With spring training fully underway and position battles beginning, third base is still a positional question mark for the Chicago White Sox. Last week, Jon Morosi wrote an article naming the White Sox as a potential fit for former Kansas City Royals third-baseman, Mike Moustakas.
On paper, the former Royals star makes sense for the Sox. As a power-hitting left-handed bat, Moustakas fills a need for the Sox, who are also looking to fill a hole at third base. “Moose” is also coming off a career year where he hit the most home runs in a season in Royals history with 38.
That is where the reasons to sign Moustakas all but the end for the Sox.
The first reason Moustakas doesn’t make sense for the Sox is that despite his favorable power numbers, his peripherals are not as pretty. Moustakas was only a 1.8 WAR player last year, compare that to the current favorite at third base for the Sox, Yolmer Sanchez. Sanchez posted a 3.5 WAR last season. So while Moustakas has the better power numbers, Sanchez provides more team value.
Sanchez’s fielding percentage was 15 points higher than Moustakas’ last year, and Sanchez also got on base more, getting on at .319 clip to Moustakas’ .314. Sanchez is also four years younger, at 25-years-old. Sanchez is on a clear upward trajectory, while Moustakas is likely entering his decline phase.
Moustakas’ age is another factor which makes his fit with the White Sox “iffy.”
At 29, and coming off the best year of his career, he is not headed in a positive direction. It’s no secret the free agent market next year features some of the most exciting young talent in baseball, including Baltimore Orioles’ third baseman Manny Machado. The Sox interest in Machado is no secret either. They flirted with Baltimore over the offseason, trying to swing a deal to acquire the superstar third baseman. Signing Moustakas would knock the Sox out of contention for the Orioles superstar, which is something the Sox have no interest in doing.
The Sox know the day will come where they will need to hand out a large contract to a star in order to contend for a title. However, Moustakas is not the answer at this point in time.
Moustakas’ age also does not line up with the Sox timeline for their next contender. He is 29 and will be 30 in September. This means he will realistically be 31 by the time the Southsiders are ready to really contend. At that age, his numbers will likely be a long shot from what they were in 2017, and he will be blocking young talent in the minors as well (shout out to Jake Burger).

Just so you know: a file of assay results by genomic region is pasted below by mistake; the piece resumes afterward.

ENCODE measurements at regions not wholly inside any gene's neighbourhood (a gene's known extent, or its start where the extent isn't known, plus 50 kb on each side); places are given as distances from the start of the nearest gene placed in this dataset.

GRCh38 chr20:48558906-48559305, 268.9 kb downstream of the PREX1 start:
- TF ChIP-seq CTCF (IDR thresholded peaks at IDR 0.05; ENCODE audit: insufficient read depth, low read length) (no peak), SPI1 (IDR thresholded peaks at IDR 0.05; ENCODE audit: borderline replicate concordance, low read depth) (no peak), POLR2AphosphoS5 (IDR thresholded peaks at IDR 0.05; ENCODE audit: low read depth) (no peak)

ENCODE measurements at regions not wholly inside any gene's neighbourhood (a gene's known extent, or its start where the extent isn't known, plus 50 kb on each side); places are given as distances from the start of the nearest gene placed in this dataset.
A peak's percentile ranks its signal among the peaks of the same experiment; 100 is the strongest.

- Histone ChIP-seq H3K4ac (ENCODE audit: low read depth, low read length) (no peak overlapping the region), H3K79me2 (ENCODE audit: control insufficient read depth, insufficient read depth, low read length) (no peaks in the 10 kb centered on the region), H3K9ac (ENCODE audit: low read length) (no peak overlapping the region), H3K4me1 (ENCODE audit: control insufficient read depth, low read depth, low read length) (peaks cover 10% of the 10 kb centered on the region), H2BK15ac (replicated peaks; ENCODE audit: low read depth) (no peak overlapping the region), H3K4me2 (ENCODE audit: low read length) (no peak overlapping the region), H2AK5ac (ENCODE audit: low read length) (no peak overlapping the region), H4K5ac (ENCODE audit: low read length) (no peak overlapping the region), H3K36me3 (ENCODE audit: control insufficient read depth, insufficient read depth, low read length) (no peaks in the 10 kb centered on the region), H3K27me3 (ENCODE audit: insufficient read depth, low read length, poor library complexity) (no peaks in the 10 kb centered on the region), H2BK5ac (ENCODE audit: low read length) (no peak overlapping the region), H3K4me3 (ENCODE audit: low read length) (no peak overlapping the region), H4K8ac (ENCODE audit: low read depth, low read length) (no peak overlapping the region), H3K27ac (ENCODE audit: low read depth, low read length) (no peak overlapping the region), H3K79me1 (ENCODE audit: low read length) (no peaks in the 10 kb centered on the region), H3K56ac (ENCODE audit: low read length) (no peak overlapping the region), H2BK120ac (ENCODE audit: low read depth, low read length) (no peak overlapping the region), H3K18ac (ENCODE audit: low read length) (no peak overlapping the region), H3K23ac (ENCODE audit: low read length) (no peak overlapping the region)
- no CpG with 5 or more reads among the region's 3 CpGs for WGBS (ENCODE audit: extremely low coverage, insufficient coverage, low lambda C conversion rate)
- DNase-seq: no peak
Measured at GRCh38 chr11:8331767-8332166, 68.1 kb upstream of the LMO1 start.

Finally, if blocking players that provide more for the team, and overpaying for talent entering the decline phase of their career isn’t enough of a deterrent, one must take into the account the true cost of signing Moustakas. Because of the qualifying contract, Kansas City tendered him, signing Moustakas would lead to the forfeiture of the 45th pick in the draft for the White Sox.
This is one of the biggest factors the Sox must consider. Assuming they go under slot value with their first-round pick, the White Sox are in a position to procure a very good talent in the second round for over slot value, possibly a high school prospect who teams are scared to draft because of money issues.
Going undervalue at their slot could potentially free up as much as $1.5 million dollars the White Sox could put towards that 45th overall pick, which in the MLB draft could potentially result in getting a huge value in the second round.
While Moustakas appears to be the kind of player the Sox could use in their lineup, the reality is there are more reasons not to sign him than there are to sign him. He takes away valuable playing time from younger players that could potentially provide more to the team than Moose.
The reduction in future flexibility is another major concern, as the Sox are likely not willing to commit to Moustakas as the third baseman of the future. Finally, the true cost of signing Moustakas and loss of draft capital should be the biggest deterrent for the Sox.
So if anyone out there was dreaming of watching Mike Moustakas on the Southside, it’s time to put those dreams to bed.